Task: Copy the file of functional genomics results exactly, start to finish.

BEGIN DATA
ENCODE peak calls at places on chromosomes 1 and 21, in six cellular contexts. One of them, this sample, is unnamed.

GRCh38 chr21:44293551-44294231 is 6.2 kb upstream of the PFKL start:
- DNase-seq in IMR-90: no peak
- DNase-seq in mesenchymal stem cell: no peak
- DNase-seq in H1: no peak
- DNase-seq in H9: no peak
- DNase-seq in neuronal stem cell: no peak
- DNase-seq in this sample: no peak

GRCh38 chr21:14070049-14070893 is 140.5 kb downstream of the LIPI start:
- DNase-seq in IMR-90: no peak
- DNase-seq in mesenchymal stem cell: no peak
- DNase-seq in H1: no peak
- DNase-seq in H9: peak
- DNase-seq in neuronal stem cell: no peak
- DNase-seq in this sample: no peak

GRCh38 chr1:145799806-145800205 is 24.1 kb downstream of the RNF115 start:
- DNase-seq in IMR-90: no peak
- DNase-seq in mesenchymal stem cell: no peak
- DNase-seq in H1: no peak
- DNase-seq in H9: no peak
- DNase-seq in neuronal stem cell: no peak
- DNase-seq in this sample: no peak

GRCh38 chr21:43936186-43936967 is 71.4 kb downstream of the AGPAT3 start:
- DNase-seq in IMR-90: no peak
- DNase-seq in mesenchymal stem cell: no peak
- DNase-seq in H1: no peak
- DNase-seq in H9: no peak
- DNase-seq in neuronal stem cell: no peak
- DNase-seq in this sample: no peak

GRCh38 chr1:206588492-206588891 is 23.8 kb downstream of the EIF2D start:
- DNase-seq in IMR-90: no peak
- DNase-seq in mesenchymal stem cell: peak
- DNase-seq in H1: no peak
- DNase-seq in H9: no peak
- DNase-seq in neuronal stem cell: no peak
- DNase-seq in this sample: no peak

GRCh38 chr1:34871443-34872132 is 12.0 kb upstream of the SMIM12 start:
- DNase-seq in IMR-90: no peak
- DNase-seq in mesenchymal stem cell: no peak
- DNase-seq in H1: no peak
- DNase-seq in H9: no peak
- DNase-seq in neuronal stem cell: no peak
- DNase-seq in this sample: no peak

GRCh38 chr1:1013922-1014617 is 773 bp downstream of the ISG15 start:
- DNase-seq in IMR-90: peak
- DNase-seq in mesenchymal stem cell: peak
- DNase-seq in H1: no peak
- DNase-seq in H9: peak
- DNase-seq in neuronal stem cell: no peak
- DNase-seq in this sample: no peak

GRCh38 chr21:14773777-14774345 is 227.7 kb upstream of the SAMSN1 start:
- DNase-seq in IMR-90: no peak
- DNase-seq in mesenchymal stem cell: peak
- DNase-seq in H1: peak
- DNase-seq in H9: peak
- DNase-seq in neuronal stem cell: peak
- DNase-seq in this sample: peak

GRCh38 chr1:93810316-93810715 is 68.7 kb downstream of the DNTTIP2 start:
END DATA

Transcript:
ENCODE peak calls at places on chromosomes 1 and 21, in six cellular contexts. One of them, this sample, is unnamed.

GRCh38 chr21:44293551-44294231 is 6.2 kb upstream of the PFKL start:
- DNase-seq in IMR-90: no peak
- DNase-seq in mesenchymal stem cell: no peak
- DNase-seq in H1: no peak
- DNase-seq in H9: no peak
- DNase-seq in neuronal stem cell: no peak
- DNase-seq in this sample: no peak

GRCh38 chr21:14070049-14070893 is 140.5 kb downstream of the LIPI start:
- DNase-seq in IMR-90: no peak
- DNase-seq in mesenchymal stem cell: no peak
- DNase-seq in H1: no peak
- DNase-seq in H9: peak
- DNase-seq in neuronal stem cell: no peak
- DNase-seq in this sample: no peak

GRCh38 chr1:145799806-145800205 is 24.1 kb downstream of the RNF115 start:
- DNase-seq in IMR-90: no peak
- DNase-seq in mesenchymal stem cell: no peak
- DNase-seq in H1: no peak
- DNase-seq in H9: no peak
- DNase-seq in neuronal stem cell: no peak
- DNase-seq in this sample: no peak

GRCh38 chr21:43936186-43936967 is 71.4 kb downstream of the AGPAT3 start:
- DNase-seq in IMR-90: no peak
- DNase-seq in mesenchymal stem cell: no peak
- DNase-seq in H1: no peak
- DNase-seq in H9: no peak
- DNase-seq in neuronal stem cell: no peak
- DNase-seq in this sample: no peak

GRCh38 chr1:206588492-206588891 is 23.8 kb downstream of the EIF2D start:
- DNase-seq in IMR-90: no peak
- DNase-seq in mesenchymal stem cell: peak
- DNase-seq in H1: no peak
- DNase-seq in H9: no peak
- DNase-seq in neuronal stem cell: no peak
- DNase-seq in this sample: no peak

GRCh38 chr1:34871443-34872132 is 12.0 kb upstream of the SMIM12 start:
- DNase-seq in IMR-90: no peak
- DNase-seq in mesenchymal stem cell: no peak
- DNase-seq in H1: no peak
- DNase-seq in H9: no peak
- DNase-seq in neuronal stem cell: no peak
- DNase-seq in this sample: no peak

GRCh38 chr1:1013922-1014617 is 773 bp downstream of the ISG15 start:
- DNase-seq in IMR-90: peak
- DNase-seq in mesenchymal stem cell: peak
- DNase-seq in H1: no peak
- DNase-seq in H9: peak
- DNase-seq in neuronal stem cell: no peak
- DNase-seq in this sample: no peak

GRCh38 chr21:14773777-14774345 is 227.7 kb upstream of the SAMSN1 start:
- DNase-seq in IMR-90: no peak
- DNase-seq in mesenchymal stem cell: peak
- DNase-seq in H1: peak
- DNase-seq in H9: peak
- DNase-seq in neuronal stem cell: peak
- DNase-seq in this sample: peak

GRCh38 chr1:93810316-93810715 is 68.7 kb downstream of the DNTTIP2 start: